The August Vogue cover with first lady Jill Biden is a classic. In these partisan times, that is a statement of both optimism and rebuke.

The story, written by Jonathan Van Meter, is a fashion love song and a political treatise. In every turn of phrase, every admiring riff, there’s a subtle excoriation of the previous administration and an unsubtle mash note to the current one. Vogue has a crush on Biden, but her predecessor was never photographed for the magazine during her tenure in the White House.

On the cover of the glossy, Biden wears a long-sleeve, dark floral dress from the New York-based label Oscar de la Renta. The dress isn’t from just any American brand but one that has been worn by a multitude of first ladies. It’s Establishment fashion. Biden’s hair is carefully styled into a nonchalant tousle. She smiles.

She stands on a White House balcony with the Washington Monument rising in the distance. The image is stately. Not quite exuberant, but energetic. The cover signifies continuity after a staggering divergence.

Biden is only the third occupant of the East Wing to appear on the cover of Vogue, which despite all its recent struggles and missteps in a world more demanding of inclusivity and less tolerant of hierarchies, remains a cultural touchstone. Hillary Clinton was the first presidential spouse on the cover in 1998 and the occasion celebrated her dignity in the face of her husband’s impeachment. At the time of publication, Editor in Chief Anna Wintour told The Washington Post that the goal of the story, for which Clinton posed in a velvet Oscar de la Renta gown, was to “give her her due.” Michelle Obama was the second. She appeared on the cover three times. According to one Vogue headline, Obama was: “The first lady the world’s been waiting for.”

But simply being photographed for the inside pages of the magazine has been a rite of passage for first ladies dating back to Lou Henry Hoover in 1929. They have been faithfully captured in regal portraiture, images that put a time stamp on the state of the republic.

The highly stage-managed portraits rarely say much about the interior thoughts of the individual. They are defined by gleaming, self-conscious, controlled superficiality. They place the person in the great sweep of a popular history that exists outside museums, the ivory tower and heavily footnoted tomes. It’s from this glamorous gallery that former first lady Melania Trump was excluded.

This refusal is never fully discussed in the August story. Biden is not placed into the context of this Trumpian void, which means that the full weight of Biden’s presence in the magazine is not made plain. This is Biden’s moment, but the narrative of this first lady is just one chapter in a story that began long before she was born and will presumably continue after she is gone.

Trump’s omission from Vogue was a cultural statement more than it was a political one, which may be why it antagonized her supporters — as well as her husband — so much. The fashion industry, with its liberal leanings, was quick to voice its displeasure with the former administration. That animosity only grew over time. The former first lady was never acknowledged by an industry that still has the capacity to set beauty standards, validate gender norms, underscore feminine power, document fame and sate the ego with a portrait sitting that makes one look really, really pretty for the public record.

The omission was not an assault by the deep state. Instead, the willful gatekeepers of celebrity culture — the ones who celebrated Kim and Kanye, Beyoncé, Oprah and Lady Gaga — had slammed the entry shut. They ignored her. They declared her irrelevant. This was quite possibly an even more profound insult. Relevance — who is, what is not — has always been the brutal subtext of fashion, the engine that keeps it humming along.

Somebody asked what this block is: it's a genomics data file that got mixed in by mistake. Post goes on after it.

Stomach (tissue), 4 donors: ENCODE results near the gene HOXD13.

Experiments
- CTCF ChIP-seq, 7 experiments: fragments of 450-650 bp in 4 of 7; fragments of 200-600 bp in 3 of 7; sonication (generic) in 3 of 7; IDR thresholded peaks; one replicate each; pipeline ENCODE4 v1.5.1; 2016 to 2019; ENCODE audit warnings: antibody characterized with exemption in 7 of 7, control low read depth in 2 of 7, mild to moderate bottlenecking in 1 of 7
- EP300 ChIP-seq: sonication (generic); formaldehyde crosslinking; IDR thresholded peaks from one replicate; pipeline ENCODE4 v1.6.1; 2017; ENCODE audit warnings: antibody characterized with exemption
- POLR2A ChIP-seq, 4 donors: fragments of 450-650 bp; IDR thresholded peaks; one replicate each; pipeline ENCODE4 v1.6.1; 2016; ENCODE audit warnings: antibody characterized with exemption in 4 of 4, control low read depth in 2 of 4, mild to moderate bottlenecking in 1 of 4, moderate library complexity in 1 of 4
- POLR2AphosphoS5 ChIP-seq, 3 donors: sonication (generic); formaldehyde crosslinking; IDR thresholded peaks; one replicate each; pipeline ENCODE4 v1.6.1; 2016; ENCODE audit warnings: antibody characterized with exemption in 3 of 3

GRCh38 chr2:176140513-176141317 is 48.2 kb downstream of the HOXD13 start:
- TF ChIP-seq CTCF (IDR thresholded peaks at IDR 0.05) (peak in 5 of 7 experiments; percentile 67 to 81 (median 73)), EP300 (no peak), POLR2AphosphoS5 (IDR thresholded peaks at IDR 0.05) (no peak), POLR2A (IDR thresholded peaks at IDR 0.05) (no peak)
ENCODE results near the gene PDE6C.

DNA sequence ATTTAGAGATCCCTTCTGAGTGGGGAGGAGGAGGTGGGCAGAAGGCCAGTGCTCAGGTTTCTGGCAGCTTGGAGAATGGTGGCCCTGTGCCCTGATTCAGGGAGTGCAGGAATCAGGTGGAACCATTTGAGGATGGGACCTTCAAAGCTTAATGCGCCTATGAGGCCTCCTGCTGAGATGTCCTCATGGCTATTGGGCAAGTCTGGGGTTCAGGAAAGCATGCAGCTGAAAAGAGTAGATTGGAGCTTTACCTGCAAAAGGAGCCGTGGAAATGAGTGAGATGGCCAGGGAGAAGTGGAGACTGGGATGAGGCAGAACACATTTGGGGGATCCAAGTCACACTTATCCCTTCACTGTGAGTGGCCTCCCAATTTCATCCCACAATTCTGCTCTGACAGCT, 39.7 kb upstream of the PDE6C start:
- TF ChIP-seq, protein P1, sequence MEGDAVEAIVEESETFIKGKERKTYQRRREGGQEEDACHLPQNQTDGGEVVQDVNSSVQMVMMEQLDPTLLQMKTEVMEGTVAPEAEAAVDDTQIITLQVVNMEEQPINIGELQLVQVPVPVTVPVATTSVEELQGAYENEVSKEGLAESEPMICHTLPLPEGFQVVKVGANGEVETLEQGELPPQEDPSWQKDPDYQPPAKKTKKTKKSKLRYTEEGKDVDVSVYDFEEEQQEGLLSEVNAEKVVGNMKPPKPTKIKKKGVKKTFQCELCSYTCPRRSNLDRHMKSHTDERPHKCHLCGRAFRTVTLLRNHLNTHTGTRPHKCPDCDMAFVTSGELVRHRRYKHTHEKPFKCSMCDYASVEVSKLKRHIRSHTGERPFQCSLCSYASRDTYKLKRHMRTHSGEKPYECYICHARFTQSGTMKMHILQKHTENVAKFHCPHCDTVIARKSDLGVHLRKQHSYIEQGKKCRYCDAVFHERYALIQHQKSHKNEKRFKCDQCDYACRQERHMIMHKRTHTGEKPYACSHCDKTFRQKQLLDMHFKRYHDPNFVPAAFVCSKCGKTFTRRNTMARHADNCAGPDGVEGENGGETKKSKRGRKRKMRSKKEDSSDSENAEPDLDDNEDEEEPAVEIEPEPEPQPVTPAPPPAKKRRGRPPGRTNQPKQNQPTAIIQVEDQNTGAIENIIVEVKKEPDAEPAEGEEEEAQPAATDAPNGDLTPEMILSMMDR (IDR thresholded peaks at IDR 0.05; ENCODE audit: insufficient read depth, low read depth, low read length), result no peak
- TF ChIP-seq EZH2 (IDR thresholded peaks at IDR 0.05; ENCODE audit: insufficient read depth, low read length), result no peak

But now, the gates are open wide. Biden’s tenure thus far is most notable for her decision to continue working at her day job, as a community college instructor. Her work is discussed often in the story, as a point of accessibility, as evidence of her stubborn desire for a wisp of normalcy in her abnormal situation.

“No one thought she could keep teaching,” Van Meter writes. “But as I traveled with Dr. Biden through much of April, I saw just how much time her day job took up: In Albuquerque, New Mexico, the entire retinue of staff, Secret Service, and press held at our hotel until well into the afternoon, when the motorcade finally hit the road for a nearly three-hour drive and a long evening of events in Arizona — because Dr. B was teaching her classes over Zoom.”

In one image, the teacher is at work, dressed in a Ralph Lauren skirt and blouse, a pencil clenched between her teeth as she sits hunched over a laptop in a work-from-home posture — an image that makes one wonder if the only ergonomically-sound desk in the White House is the one in the Oval Office.

It’s the kind of picture that is meant to show her tackling a task just like Every Woman but, of course, nothing about the image is common. She looks every inch the first lady as the country has long understood the position. The lighting is warm. The reality is heightened. She is reassuringly familiar but glossy.

The story includes romantic pictures of Biden with the president, as well as a family portrait with her grandchildren from several years ago. Every image captures a stillness. The characters are cast in a calm glow rather than a frenzied electricity. The pictures reflect the story, which is all about a country in need of a deep, cleansing breath.

Biden is part of a continuum. She’s the quiet after a storm. According to Vogue, she is, “A first lady for all of us.” In these partisan times, that too is a statement of both optimism and rebuke.